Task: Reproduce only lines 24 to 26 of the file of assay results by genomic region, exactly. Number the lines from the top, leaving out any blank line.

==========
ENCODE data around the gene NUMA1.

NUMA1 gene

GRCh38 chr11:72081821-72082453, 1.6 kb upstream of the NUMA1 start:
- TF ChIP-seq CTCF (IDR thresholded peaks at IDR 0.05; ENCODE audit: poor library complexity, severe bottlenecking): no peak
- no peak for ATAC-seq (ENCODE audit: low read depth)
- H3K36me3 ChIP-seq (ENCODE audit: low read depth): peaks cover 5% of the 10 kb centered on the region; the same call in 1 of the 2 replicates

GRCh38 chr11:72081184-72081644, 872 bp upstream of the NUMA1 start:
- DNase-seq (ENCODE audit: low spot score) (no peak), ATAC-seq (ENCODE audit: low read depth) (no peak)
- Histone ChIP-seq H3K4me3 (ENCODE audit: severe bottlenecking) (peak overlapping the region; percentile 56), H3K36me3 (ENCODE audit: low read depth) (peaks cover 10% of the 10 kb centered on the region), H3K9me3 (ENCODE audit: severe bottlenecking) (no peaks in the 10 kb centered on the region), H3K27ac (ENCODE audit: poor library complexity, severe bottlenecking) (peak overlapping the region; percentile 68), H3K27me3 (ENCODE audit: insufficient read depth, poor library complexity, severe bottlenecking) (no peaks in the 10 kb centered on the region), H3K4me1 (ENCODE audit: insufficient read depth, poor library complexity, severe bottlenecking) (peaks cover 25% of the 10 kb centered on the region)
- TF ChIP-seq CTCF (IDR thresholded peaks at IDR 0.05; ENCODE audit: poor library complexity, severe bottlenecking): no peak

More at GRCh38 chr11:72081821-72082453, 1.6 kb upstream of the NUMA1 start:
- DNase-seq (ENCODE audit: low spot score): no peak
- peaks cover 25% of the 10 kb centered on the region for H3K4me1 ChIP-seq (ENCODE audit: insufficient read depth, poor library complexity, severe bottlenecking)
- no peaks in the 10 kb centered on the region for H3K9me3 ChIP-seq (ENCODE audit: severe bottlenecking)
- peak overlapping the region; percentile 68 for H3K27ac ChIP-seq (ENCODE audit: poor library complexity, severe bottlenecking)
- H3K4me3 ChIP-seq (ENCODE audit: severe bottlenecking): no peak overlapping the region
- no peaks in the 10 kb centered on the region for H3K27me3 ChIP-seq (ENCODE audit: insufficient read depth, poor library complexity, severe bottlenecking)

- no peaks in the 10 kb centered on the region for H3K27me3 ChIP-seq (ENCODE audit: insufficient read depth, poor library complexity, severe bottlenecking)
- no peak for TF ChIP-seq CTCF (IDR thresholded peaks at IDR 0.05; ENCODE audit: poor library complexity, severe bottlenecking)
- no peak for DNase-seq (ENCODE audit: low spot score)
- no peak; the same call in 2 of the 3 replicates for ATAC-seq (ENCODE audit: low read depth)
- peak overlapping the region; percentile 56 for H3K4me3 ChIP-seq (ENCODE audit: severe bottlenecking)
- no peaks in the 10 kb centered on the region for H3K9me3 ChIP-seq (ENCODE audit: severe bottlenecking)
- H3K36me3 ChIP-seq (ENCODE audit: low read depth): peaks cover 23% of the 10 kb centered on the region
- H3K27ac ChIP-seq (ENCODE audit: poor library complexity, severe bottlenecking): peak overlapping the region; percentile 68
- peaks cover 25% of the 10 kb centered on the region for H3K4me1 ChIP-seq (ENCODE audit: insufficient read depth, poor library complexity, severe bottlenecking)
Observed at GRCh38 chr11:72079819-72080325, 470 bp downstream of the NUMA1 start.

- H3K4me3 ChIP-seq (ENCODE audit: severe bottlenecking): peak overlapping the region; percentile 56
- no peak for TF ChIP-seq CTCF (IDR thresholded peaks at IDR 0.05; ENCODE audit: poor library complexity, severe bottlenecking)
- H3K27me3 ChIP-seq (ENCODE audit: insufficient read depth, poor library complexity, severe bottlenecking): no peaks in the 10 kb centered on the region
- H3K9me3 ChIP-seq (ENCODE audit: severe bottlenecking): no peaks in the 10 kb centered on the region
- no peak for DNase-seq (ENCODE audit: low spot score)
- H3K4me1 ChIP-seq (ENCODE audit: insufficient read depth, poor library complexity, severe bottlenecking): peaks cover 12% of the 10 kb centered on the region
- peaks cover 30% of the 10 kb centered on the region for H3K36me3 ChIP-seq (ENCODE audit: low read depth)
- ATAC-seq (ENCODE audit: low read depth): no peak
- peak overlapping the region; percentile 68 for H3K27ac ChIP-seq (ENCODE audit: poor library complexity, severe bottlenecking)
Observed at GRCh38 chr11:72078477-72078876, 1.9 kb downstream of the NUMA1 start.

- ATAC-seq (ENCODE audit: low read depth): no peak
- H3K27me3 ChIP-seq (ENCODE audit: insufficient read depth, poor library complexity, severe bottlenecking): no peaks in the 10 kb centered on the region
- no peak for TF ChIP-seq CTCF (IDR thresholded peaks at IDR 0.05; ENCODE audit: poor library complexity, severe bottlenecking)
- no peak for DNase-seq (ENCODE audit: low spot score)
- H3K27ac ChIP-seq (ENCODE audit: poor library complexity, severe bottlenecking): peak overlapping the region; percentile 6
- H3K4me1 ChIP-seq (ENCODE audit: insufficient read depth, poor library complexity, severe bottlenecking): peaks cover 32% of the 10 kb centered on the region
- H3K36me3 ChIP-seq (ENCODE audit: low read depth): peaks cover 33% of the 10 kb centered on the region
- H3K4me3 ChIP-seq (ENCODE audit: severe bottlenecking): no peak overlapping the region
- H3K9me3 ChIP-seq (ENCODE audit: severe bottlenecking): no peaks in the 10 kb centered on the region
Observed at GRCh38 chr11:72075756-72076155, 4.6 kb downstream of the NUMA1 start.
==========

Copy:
- H3K36me3 ChIP-seq (ENCODE audit: low read depth): peaks cover 23% of the 10 kb centered on the region
- H3K27ac ChIP-seq (ENCODE audit: poor library complexity, severe bottlenecking): peak overlapping the region; percentile 68
- peaks cover 25% of the 10 kb centered on the region for H3K4me1 ChIP-seq (ENCODE audit: insufficient read depth, poor library complexity, severe bottlenecking)